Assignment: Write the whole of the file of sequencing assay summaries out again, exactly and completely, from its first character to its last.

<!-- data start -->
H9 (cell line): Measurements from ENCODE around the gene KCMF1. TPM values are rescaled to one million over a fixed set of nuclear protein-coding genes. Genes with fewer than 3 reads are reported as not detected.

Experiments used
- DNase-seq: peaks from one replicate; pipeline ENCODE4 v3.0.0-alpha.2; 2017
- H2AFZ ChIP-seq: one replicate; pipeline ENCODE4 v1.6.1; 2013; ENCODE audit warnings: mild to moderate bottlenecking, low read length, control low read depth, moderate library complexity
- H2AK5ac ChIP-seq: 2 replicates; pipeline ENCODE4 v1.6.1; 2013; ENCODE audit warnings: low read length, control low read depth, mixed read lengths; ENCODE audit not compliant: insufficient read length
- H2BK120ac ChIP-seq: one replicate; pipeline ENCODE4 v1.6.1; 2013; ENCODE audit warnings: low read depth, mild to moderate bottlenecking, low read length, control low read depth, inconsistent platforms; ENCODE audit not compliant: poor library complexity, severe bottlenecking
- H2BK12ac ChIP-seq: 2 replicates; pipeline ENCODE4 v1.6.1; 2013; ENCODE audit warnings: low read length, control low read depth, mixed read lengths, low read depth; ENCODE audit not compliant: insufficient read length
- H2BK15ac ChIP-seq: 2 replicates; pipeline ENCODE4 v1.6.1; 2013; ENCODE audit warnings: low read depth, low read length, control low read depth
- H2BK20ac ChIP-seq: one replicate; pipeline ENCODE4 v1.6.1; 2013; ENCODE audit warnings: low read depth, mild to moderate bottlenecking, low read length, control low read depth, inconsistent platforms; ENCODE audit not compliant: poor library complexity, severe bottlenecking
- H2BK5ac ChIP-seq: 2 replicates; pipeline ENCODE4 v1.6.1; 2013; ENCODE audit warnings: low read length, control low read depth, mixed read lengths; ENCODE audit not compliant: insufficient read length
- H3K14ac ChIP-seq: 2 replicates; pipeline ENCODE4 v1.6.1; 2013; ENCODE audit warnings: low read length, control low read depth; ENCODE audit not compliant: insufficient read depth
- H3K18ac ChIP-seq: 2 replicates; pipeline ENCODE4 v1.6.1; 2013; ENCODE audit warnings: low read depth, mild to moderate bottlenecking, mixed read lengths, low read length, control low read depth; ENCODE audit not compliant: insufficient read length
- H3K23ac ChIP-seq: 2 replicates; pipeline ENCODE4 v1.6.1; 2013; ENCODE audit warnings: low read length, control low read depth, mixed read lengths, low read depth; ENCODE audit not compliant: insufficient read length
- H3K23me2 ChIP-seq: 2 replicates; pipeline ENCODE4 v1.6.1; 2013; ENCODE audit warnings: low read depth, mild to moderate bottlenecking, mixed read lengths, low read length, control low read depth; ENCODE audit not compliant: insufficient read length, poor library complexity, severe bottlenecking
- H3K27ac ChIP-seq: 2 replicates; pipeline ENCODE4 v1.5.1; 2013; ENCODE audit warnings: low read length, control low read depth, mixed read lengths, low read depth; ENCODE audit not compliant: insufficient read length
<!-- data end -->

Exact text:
H9 (cell line): Measurements from ENCODE around the gene KCMF1. TPM values are rescaled to one million over a fixed set of nuclear protein-coding genes. Genes with fewer than 3 reads are reported as not detected.

Experiments used
- DNase-seq: peaks from one replicate; pipeline ENCODE4 v3.0.0-alpha.2; 2017
- H2AFZ ChIP-seq: one replicate; pipeline ENCODE4 v1.6.1; 2013; ENCODE audit warnings: mild to moderate bottlenecking, low read length, control low read depth, moderate library complexity
- H2AK5ac ChIP-seq: 2 replicates; pipeline ENCODE4 v1.6.1; 2013; ENCODE audit warnings: low read length, control low read depth, mixed read lengths; ENCODE audit not compliant: insufficient read length
- H2BK120ac ChIP-seq: one replicate; pipeline ENCODE4 v1.6.1; 2013; ENCODE audit warnings: low read depth, mild to moderate bottlenecking, low read length, control low read depth, inconsistent platforms; ENCODE audit not compliant: poor library complexity, severe bottlenecking
- H2BK12ac ChIP-seq: 2 replicates; pipeline ENCODE4 v1.6.1; 2013; ENCODE audit warnings: low read length, control low read depth, mixed read lengths, low read depth; ENCODE audit not compliant: insufficient read length
- H2BK15ac ChIP-seq: 2 replicates; pipeline ENCODE4 v1.6.1; 2013; ENCODE audit warnings: low read depth, low read length, control low read depth
- H2BK20ac ChIP-seq: one replicate; pipeline ENCODE4 v1.6.1; 2013; ENCODE audit warnings: low read depth, mild to moderate bottlenecking, low read length, control low read depth, inconsistent platforms; ENCODE audit not compliant: poor library complexity, severe bottlenecking
- H2BK5ac ChIP-seq: 2 replicates; pipeline ENCODE4 v1.6.1; 2013; ENCODE audit warnings: low read length, control low read depth, mixed read lengths; ENCODE audit not compliant: insufficient read length
- H3K14ac ChIP-seq: 2 replicates; pipeline ENCODE4 v1.6.1; 2013; ENCODE audit warnings: low read length, control low read depth; ENCODE audit not compliant: insufficient read depth
- H3K18ac ChIP-seq: 2 replicates; pipeline ENCODE4 v1.6.1; 2013; ENCODE audit warnings: low read depth, mild to moderate bottlenecking, mixed read lengths, low read length, control low read depth; ENCODE audit not compliant: insufficient read length
- H3K23ac ChIP-seq: 2 replicates; pipeline ENCODE4 v1.6.1; 2013; ENCODE audit warnings: low read length, control low read depth, mixed read lengths, low read depth; ENCODE audit not compliant: insufficient read length
- H3K23me2 ChIP-seq: 2 replicates; pipeline ENCODE4 v1.6.1; 2013; ENCODE audit warnings: low read depth, mild to moderate bottlenecking, mixed read lengths, low read length, control low read depth; ENCODE audit not compliant: insufficient read length, poor library complexity, severe bottlenecking
- H3K27ac ChIP-seq: 2 replicates; pipeline ENCODE4 v1.5.1; 2013; ENCODE audit warnings: low read length, control low read depth, mixed read lengths, low read depth; ENCODE audit not compliant: insufficient read length